In hospitals across the UK, nurses continue to change into new clothes and prepare for another day caring for patients. But many have been “shaken from the bottom” by Lucy Letby’s case and some fear that the foundation of public trust has been shaken.
That was the message from senior nurses on Tuesday as the terror of a child killer’s sentence subsided and the profession prepared for a long quest to reassure families and patients that the crime was committed. Letby’s evil, and the institutional failures that seem to have allowed them to continue, are truly an anomaly.
The biggest focus is on neonatal nurses, responsible for caring for and often saving the lives of the smallest and most vulnerable – infants.
The Neonatal Nurses Association is encouraging its members to seek help and says it will have an impact on all of them. “Your work, day in and day out, is necessary, valuable and is making a positive difference for babies and families,” it told them in a Facebook message. “We recommend that you seek support when needed and recognize as an individual how this ruling can make you feel challenged.”
At the Countess of Chester hospital where Letby worked, there was a sense of shock, anger and guilt because her crimes had not been prevented.
Dr Amanda Lee, a neonatal nurse for more than two decades and now a senior lecturer in nursing at Manchester Metropolitan University, said: “You can see people are questioning what happened. out, why is this happening?” “As happened with Beverley Allitt, you start questioning everything you do.”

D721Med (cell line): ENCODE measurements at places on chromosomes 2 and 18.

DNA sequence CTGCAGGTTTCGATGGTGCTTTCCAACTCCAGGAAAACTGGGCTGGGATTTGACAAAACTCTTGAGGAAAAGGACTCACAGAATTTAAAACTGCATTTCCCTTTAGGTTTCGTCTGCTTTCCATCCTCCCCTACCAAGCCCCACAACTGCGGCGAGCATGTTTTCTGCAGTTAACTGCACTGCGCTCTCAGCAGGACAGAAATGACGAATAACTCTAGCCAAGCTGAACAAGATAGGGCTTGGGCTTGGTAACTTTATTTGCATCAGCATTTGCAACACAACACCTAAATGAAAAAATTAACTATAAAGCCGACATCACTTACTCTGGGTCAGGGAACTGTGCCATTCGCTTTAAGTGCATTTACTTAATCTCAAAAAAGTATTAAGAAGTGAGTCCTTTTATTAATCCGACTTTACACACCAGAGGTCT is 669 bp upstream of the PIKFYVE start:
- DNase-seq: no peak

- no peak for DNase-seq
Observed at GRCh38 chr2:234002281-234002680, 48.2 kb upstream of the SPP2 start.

Allitt, a nurse at a children’s ward in Lincolnshire, killed four infants in 1991.
Letby’s crimes – killing seven children and attempting to kill six more – hit the heart of the nurses’ responsibility to “do no harm,” Lee said. What happened, she said, was “almost like a professional light-heartedness”.
“People keep calling Letby ‘nurse’ but now she’s not a nurse,” Lee said. “It really makes me feel uncomfortable as a professional nurse. My professional status means that I have to keep my faith with the public; that I did no harm.”
She said: “There was some limited consolation that Letby was ‘an outlier but it happened under everyone’s watch’. “People around her will question, should I do anything differently.”
Ann Lloyd Keen, president of the Patient Association, a campaigning charity, said nurses have the privilege of being trusted by society but “if we can’t take care of babies then we will What?”
In addition to patient advocacy, Keen is a registered nurse who has worked in neonatal care and served as minister of health under Gordon Brown.
She said the nurses were “appalled that it went undetected” and suggested that Letby’s “white, blonde, middle-class” might influence not stopping her for her ” doesn’t look like a murderer,” adding: “The sad reality is that if you were black, brown, Asian, you would probably have been investigated a lot quicker.
“I am angry at the way this is managed,” Keen said. “The guilt surrounding the clinicians involved in that case would be enormous.”
Dr Ravi Jayaram, consultant pediatrician at Countess of Chester hospital, said he raised concerns about Letby several times months before the police were alerted.
“Right now, safety is not a priority for the NHS,” Keen said. I hear nurses tell me quite often that they know they don’t care to the standards they want. How can you be aware of safety when you are breastfeeding in the hallway?”
Dr Jayne Chidgey-Clark, who leads the NHS-funded Freedom of Speaks network, which gives staff a place to voice concerns, said the Letby case “shocked me to the bone. marrow… [and] I’m sure nurses across the country are feeling the same way I do right now.”
She said nurses “can – and must – speak up if something is wrong”, adding: “The judge called Letby’s actions ‘cruel almost sadistic’.
“The horrific acts of such criminals in the healthcare sector are extremely rare. I hope the actions of this one individual do not erode that trust. We have seen in times of pandemic that the majority of nurses come to work, sometimes putting their health in jeopardy because they care deeply about the people they care for and their families. Surname.”